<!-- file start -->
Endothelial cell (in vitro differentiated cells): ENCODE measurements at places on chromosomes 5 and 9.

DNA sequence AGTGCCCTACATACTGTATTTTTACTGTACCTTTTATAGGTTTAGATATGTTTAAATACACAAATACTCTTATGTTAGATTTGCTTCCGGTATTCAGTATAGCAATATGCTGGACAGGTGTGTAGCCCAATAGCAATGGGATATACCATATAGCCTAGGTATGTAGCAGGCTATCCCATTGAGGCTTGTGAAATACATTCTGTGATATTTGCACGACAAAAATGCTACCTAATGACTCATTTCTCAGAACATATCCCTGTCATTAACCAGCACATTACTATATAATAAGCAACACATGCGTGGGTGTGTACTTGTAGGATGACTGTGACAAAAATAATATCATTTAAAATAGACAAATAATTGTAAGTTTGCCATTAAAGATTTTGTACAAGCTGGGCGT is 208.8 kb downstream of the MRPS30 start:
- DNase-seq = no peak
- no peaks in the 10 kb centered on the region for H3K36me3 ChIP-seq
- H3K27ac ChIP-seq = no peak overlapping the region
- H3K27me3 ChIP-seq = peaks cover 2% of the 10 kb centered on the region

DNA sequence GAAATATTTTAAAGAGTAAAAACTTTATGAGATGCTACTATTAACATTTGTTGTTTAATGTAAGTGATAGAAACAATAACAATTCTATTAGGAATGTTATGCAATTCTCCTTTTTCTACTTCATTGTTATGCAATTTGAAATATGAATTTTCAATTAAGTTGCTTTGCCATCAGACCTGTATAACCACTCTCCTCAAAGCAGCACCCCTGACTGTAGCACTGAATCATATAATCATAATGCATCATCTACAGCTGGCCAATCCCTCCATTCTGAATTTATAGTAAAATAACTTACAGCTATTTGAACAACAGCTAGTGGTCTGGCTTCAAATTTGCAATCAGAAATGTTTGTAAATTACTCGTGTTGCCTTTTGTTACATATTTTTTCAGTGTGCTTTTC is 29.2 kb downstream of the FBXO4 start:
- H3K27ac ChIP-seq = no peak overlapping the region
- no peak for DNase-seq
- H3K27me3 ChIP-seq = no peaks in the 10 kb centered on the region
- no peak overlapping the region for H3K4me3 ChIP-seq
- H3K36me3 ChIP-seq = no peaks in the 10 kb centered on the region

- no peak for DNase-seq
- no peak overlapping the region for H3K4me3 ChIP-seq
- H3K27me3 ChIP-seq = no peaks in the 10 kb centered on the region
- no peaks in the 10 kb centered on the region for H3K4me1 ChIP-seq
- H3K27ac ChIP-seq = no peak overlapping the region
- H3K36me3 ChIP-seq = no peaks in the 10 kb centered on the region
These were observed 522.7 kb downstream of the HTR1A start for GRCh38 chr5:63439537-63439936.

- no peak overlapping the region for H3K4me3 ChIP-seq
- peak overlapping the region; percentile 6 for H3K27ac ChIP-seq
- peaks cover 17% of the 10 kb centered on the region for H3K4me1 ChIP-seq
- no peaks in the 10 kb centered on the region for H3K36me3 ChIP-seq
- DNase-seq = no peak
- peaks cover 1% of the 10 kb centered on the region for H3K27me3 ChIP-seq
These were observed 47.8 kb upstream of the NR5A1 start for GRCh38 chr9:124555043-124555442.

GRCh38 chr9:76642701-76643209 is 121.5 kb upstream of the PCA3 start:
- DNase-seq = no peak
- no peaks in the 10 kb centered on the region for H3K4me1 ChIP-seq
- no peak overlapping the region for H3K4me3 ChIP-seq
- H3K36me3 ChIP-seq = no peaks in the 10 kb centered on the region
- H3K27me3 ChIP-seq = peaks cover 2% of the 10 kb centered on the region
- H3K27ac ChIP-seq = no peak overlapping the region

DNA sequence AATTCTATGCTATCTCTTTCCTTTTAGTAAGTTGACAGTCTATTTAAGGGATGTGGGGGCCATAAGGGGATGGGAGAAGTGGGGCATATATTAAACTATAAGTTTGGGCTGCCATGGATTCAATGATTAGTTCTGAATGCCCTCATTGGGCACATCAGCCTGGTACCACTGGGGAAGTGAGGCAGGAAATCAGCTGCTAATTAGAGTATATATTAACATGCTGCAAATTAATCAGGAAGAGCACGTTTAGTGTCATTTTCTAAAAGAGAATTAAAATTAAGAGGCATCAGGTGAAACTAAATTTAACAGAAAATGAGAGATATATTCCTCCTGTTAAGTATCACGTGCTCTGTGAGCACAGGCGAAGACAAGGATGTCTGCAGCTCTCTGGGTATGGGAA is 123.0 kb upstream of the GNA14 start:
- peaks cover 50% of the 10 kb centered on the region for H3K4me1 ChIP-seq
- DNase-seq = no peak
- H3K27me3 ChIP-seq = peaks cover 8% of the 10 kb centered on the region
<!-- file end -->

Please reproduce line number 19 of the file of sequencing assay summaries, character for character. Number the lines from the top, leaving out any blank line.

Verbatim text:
These were observed 522.7 kb downstream of the HTR1A start for GRCh38 chr5:63439537-63439936.